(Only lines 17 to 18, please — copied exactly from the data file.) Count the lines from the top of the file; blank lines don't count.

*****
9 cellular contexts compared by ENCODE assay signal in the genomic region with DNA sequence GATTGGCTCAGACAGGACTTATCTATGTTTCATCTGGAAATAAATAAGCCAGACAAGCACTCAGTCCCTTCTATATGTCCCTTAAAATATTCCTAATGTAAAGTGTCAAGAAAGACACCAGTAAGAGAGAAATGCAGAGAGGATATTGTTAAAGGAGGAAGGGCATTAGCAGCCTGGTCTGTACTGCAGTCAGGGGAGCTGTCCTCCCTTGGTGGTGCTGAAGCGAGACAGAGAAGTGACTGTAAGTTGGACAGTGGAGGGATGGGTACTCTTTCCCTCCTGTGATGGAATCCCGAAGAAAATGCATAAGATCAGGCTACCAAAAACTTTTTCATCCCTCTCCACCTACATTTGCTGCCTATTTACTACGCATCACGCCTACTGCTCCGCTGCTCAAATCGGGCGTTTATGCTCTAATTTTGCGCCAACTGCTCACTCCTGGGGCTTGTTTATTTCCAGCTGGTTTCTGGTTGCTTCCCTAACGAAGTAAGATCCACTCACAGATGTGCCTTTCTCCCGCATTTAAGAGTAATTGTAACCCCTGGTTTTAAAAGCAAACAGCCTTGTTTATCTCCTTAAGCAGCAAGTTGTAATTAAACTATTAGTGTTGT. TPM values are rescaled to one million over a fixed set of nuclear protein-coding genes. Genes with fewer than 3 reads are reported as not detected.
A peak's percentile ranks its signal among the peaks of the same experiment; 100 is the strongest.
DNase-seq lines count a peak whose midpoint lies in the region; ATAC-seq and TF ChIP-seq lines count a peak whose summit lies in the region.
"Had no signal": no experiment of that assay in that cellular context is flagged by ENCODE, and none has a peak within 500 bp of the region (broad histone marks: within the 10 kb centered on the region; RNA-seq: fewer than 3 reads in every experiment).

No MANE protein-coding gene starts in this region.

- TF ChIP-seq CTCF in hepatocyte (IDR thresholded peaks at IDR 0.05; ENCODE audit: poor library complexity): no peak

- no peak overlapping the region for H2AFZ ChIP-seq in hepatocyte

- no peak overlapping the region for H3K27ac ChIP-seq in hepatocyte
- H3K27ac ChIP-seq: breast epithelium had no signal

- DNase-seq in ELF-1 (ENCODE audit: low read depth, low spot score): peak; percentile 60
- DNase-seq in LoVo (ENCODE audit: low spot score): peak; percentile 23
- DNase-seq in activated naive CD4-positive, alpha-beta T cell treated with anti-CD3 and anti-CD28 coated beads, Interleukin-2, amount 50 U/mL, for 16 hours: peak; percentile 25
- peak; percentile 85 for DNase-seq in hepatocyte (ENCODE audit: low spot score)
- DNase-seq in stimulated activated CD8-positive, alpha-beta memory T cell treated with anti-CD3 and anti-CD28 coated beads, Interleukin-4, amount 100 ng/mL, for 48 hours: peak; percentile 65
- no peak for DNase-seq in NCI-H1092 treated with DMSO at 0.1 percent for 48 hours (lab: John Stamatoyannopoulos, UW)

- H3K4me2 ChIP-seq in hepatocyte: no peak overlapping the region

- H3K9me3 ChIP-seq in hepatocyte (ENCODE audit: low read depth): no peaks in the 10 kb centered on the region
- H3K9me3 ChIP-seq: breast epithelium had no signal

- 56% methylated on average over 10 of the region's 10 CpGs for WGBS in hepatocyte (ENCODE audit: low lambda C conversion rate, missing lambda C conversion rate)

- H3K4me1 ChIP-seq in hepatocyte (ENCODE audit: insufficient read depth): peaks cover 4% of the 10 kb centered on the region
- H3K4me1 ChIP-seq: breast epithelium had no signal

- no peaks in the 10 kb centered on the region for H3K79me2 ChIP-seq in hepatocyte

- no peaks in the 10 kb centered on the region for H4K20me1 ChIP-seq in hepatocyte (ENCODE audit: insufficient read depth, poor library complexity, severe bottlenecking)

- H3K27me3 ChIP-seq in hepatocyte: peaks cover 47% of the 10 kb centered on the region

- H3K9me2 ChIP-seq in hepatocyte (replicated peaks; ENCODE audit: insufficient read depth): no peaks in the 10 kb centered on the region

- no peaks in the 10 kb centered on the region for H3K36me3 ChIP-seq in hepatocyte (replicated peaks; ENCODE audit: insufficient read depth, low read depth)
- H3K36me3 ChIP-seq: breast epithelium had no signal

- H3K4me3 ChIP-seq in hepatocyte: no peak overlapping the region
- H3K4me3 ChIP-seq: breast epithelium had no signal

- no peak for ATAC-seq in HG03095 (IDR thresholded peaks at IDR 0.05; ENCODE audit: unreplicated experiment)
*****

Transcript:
- H3K9me3 ChIP-seq in hepatocyte (ENCODE audit: low read depth): no peaks in the 10 kb centered on the region
- H3K9me3 ChIP-seq: breast epithelium had no signal